Wednesday, April 30, 2008

Maybe Brooks was right.

Have we reached an age where we lack fact?

When a blog like huffington post can publish as prominently as the NY Times, when anyone can photoshop any image, when anyone can edit together any clips to make nearly anyone say nearly anything, are we living in a fact-less world? This question of course has already been posed by folks smarter than I.

But I wonder if you can't take the logic of that question and apply it to Brooks' thesis. He posits essentially there are demographic blocks that hold immovable beliefs because of their social, ethnic, and educational backgrounds. In a society that's far less homogeneous than our parents and certainly our grandparents' demographic groups and by extension voting bloc's are creating their own reality.

If I am a staunch liberal, I can get my news from the NY Times, watch Keith Olberman, and read books by Al Gore. Sources like the evening news may portray stories I don't like or agree with, but I can chalk it up to knowing that a particular source is owned by Rupert Murdoch, or that they are being run by the corporate media.

If I'm a staunch conservative, I can read the Wall Street Journal, watch Sean Hannity, and read books by Bill O'Reilly. Source like the evening news may portray stories I don't like or agree with, but I can chalk it up to corporate media being slaves to the liberal bias.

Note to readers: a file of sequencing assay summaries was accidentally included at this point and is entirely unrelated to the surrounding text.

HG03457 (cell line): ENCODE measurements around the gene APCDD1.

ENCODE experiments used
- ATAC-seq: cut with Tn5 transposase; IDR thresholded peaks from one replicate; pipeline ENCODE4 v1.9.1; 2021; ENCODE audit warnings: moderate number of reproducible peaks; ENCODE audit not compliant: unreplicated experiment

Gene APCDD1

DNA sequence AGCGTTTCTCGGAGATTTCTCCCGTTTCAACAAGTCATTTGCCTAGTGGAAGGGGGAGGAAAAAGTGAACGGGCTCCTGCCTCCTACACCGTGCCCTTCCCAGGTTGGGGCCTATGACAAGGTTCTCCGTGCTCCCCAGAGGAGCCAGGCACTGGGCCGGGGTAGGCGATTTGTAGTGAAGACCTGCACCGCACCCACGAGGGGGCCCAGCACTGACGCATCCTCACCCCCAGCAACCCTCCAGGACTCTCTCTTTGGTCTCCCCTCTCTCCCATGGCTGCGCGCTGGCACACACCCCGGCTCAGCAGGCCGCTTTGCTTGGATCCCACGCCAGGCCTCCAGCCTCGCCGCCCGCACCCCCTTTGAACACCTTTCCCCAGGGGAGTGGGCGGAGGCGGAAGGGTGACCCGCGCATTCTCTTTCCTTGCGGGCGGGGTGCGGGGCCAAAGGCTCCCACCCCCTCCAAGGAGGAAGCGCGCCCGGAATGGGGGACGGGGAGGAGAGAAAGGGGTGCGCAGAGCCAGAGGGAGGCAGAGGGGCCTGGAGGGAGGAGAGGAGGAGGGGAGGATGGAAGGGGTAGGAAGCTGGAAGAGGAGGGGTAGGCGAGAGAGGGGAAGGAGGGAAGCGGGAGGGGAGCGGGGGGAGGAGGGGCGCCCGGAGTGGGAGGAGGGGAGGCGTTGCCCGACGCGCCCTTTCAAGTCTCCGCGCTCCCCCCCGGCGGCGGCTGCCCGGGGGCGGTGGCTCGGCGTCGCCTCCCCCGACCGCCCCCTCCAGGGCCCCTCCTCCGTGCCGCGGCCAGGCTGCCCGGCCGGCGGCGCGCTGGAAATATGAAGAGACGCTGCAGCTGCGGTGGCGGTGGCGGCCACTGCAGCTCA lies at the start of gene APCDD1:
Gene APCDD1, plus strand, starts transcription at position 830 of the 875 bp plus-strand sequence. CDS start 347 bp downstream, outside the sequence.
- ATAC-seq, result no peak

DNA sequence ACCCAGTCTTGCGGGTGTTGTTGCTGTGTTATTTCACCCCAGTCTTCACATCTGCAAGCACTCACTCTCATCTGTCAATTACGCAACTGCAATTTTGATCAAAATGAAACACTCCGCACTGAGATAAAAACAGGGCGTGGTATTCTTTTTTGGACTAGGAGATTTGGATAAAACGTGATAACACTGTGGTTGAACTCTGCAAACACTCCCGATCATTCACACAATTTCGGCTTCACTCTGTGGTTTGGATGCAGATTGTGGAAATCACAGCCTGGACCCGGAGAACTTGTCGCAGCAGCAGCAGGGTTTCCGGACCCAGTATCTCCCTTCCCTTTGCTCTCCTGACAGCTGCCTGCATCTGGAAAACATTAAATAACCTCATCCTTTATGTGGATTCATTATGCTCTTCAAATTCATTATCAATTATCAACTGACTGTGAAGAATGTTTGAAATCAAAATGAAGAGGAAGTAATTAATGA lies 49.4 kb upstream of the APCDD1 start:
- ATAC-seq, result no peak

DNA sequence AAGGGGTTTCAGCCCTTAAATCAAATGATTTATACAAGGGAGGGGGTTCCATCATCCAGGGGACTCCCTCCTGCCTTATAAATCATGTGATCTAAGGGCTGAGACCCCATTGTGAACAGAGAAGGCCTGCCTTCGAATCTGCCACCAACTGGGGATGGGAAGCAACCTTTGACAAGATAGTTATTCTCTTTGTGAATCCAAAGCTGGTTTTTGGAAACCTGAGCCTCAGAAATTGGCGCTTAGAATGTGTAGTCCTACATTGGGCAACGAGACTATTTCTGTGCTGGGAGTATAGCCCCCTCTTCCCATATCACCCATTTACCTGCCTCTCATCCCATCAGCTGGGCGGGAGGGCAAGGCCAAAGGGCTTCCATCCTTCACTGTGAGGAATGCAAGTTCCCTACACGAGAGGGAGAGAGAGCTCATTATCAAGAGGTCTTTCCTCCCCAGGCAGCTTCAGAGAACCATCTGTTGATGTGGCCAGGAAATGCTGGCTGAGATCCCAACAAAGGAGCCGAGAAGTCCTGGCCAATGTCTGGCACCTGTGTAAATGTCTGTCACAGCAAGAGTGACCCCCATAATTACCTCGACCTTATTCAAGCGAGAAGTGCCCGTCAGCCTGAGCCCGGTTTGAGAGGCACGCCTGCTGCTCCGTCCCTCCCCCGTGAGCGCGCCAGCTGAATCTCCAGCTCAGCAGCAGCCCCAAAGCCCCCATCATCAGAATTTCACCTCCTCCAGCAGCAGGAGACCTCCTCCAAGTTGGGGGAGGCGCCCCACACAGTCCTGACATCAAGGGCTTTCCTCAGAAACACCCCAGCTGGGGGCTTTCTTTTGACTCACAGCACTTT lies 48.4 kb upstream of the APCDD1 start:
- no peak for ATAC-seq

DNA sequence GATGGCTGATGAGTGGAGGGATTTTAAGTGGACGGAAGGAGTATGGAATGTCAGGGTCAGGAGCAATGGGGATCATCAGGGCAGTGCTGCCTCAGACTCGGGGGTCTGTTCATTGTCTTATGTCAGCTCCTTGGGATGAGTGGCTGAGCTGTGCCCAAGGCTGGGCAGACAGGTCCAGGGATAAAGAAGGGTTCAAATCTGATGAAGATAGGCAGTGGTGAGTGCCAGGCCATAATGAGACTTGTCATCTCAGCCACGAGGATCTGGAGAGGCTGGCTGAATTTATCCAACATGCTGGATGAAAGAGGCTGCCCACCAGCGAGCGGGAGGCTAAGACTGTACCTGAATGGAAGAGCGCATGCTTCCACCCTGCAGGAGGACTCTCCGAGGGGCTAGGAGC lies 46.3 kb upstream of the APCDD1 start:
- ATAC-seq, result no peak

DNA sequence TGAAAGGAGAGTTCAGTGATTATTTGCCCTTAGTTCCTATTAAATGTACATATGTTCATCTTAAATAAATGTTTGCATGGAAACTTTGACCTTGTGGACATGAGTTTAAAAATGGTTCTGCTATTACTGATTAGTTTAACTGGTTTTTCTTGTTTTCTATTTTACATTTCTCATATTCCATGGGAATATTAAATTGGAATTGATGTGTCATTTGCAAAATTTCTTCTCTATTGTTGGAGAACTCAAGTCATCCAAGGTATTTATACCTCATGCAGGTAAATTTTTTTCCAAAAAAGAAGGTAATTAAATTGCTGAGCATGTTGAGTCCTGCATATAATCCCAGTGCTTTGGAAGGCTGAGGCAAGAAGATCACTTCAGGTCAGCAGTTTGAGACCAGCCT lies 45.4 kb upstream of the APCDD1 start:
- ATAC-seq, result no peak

But in the age of the internet it's far worse than that. I can ensconce myself in ideological blogs and podcasts, the echo-chamber effect. And when empirical evidence begins to pop up that my ideology or political leader might not be right, I can simply recreate reality through unfounded stories and minority reports. We see this currently with the public reaction to the Bush Administration, no one can defend the results this administration as wrought, so the Conservative blogosphere has simply tapped into the idea that W was not conservative enough. And the liberals in congress forced his hand.

This modern media landscape is having a profound effect in the Democratic Primary. Barack Obama is simply elitist. A man raised by a single mother, who only paid off his law school degree a few years ago is out of touch. Meanwhile, Hillary Clinton who lived in the Governor's mansion for 12 years and the White House for 8, and has since made $109 million is somehow a woman of the people. Why? Because that's the narrative particular demographic groups have set up for themselves. And in this new media landscape, opinion matters as much as fact, perception as much as reality, and no one has to acknowledge something they don't believe.

The Internet for all it's power to share information, might actually be encouraging people to pull further into their demographic an ideological enclaves than explore others.

3 comments:

Michael said...

Interstingly, they same debate was made last night on Costas Now on HBO in regards to sports journalism and the blogosphere. The Pulitzer-winning author of Friday Night Lights took the bloggers to town, claiming fact-based reporting is dying and that blogs are dumbing down America.

Xircuits said...

Some where in that blog lies a discussion on Net Neutrality.

Marc Valentine said...

Masterpiece!